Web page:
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Gary Burton Quartet: New York, NY, September 21, 2011

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Gary Burton Quartet
Blue Note
New York, NY
September, 21, 2011

Lionel Hampton
Lionel Hampton
Lionel Hampton
1908 - 2002
vibraphone
carved out a place for the vibraphone in a swing setting, and Milt Jackson
Milt Jackson
Milt Jackson
1923 - 1999
vibraphone
brought the instrument into bop, but Gary Burton
Gary Burton
Gary Burton
b.1943
vibraphone
remains the guru and guiding light in virtually every other aspect for vibraphonists and fans the world over. As a visionary educator, he helped to make Berklee the place to go for aspiring jazzers, and as a performer, he's redefined the very way the vibraphone is played. His four-mallet grip and stunning technique pointed the way to a more pianistic approach for vibraphonists everywhere, and his influence looms large over every aspiring vibes player who came into being in the past four or five decades. While countless other vibraphonists active today—from elder statesmen like Bobby Hutcherson
Bobby Hutcherson
Bobby Hutcherson
b.1941
vibraphone
, Teddy Charles
Teddy Charles
Teddy Charles
1928 - 2012
vibraphone
and Mike Mainieri
Mike Mainieri
Mike Mainieri
b.1938
vibraphone
to younger trendsetters like Stefon Harris
Stefon Harris
Stefon Harris
b.1973
vibraphone
and Jason Adasiewicz
Jason Adasiewicz
Jason Adasiewicz

vibraphone
—have left a lasting impact in different ways, Burton is in a class all his own.

During this visit to New York's Blue Note, where this quartet first came together nearly a year earlier, Burton brought forth a set of music that churned, swirled and glowed with clarity and energy. The first set on the opening night of a four-evening run featured nods to vibraphone forefathers, with a Cal Tjader
Cal Tjader
Cal Tjader
1925 - 1982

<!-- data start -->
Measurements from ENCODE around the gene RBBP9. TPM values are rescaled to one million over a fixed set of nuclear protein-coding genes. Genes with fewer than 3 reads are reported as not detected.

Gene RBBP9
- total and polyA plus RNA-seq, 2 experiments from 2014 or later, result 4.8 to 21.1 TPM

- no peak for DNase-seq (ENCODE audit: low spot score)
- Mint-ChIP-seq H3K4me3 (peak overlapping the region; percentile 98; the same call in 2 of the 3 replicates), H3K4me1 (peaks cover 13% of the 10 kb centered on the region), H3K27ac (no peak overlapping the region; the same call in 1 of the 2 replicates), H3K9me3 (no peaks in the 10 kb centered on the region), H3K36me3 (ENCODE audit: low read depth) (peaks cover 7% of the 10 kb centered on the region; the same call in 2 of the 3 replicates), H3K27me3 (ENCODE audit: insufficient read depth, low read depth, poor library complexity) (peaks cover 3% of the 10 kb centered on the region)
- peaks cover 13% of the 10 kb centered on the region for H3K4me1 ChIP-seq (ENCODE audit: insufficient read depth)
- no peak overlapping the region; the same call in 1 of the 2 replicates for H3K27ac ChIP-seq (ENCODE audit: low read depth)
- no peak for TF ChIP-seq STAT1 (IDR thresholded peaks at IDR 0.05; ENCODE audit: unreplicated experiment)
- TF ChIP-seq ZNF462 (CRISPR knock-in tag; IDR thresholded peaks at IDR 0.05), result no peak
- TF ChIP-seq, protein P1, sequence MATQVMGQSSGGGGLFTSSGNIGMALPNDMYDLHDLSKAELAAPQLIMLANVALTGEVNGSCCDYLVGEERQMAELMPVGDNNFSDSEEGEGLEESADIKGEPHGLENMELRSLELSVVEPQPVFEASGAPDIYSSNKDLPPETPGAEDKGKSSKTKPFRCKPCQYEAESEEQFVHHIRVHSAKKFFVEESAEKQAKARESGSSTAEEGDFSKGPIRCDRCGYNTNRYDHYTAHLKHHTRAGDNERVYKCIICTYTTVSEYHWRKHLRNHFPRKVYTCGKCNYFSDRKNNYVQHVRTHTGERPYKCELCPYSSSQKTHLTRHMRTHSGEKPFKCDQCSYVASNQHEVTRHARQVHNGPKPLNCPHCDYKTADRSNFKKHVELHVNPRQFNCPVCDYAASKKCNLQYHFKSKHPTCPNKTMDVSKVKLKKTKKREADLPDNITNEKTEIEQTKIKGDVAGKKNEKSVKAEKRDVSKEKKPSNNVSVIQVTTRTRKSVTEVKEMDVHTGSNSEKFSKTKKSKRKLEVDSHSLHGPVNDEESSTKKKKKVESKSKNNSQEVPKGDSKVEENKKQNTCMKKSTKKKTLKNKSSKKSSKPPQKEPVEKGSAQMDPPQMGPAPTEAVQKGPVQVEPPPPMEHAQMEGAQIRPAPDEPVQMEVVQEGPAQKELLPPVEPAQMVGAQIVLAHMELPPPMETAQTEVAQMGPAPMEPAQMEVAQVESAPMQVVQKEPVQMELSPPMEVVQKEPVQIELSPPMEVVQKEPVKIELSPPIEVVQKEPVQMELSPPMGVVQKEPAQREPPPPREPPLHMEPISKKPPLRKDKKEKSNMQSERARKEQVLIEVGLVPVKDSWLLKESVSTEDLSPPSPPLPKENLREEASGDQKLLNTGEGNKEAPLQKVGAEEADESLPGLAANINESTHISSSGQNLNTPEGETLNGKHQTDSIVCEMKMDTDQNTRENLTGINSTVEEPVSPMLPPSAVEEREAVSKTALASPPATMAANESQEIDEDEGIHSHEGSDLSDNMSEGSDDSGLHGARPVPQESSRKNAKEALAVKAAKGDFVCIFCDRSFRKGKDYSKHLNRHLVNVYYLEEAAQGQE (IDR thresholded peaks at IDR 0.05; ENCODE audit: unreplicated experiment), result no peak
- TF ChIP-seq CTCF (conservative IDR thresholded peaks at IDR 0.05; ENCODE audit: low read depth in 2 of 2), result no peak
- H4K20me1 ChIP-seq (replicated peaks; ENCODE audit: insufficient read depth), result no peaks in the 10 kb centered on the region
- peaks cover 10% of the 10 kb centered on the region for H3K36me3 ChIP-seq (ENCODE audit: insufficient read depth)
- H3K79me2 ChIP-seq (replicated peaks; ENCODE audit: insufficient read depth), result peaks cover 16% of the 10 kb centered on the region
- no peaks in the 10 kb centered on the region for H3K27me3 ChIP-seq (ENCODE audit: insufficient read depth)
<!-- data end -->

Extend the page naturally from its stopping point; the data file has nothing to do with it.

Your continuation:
vibraphone
-associated "Afro Blue" opening the set and Milt Jackson
Milt Jackson
Milt Jackson
1923 - 1999
vibraphone
's signature "Bags' Groove" serving as the show-ending encore, but original works from the quartet's Common Ground (Mack Avenue, 2011) proved to be the main attraction. Bassist Scott Colley
Scott Colley
Scott Colley
b.1963
bass
's "Never The Same Way" began with interlacing rhythms that seemed random at first, but quickly connected in logical fashion. Guitarist Julian Lage
Julian Lage
Julian Lage

guitar
delivered nimble, single note lines as he moved all over the neck and, on this song and elsewhere throughout the set, he showed a strong kinship with drummer Antonio Sanchez
Antonio Sanchez
Antonio Sanchez
b.1971
drums
. Sanchez continually supported him, while simultaneously egging him on with his polyrhythmic drumming spree.

Throughout his career, Burton has developed a reputation for launching the careers of guitar greats, from Pat Metheny
Pat Metheny
Pat Metheny
b.1954
guitar
to Kurt Rosenwinkel
Kurt Rosenwinkel
Kurt Rosenwinkel
b.1970
guitar
, and Lage is now part of that exclusive club. While the guitarist is only in his early twenties, he's musically mature beyond his years and he's forged a special musical relationship with Burton over the past decade. Lage was visibly taken with Burton's playing on the set opener and they both walked the tightrope together on their first public performance of Lage's "Etude." When musicians boast about the difficulty of a piece of music, it's often only hyperbolic chatter about something that's more likely to challenge an audience than the person playing it, but that wasn't the case here. "Etude" was the only number in the set that, literally and figuratively, caused Burton to sweat, as he delivered vertigo-inducing, single note lines that were broken up in odd fashion across his four mallets. While a small, noticeable slip up near the end caused him to briefly pause before returning to the fray, it proved inconsequential in the grand scheme of things.

After that nail-biting performance, the band slowed things down with a wonderful take of Thelonious Monk
Thelonious Monk
Thelonious Monk
1917 - 1982
piano
's "Light Blue," but the heat returned with the Sanchez-penned "Common Ground." Burton delivered his strongest solo of the evening on this one and the icing on the cake came with Sanchez's solo, as the drummer spread his impressive single stroke patterns atop an evolving series of vamps from the band. "Bags' Groove" ended things on a more traditional note, but the quirky counter-figures that played against the melody helped to give it a more modern look.

While some musical performances are merely a series of sounds, this one was an all-out aural epiphany for those lucky enough to hear it. This is Burton's best band in years and one can only hope that they stay together for awhile to capitalize on what they already have going.

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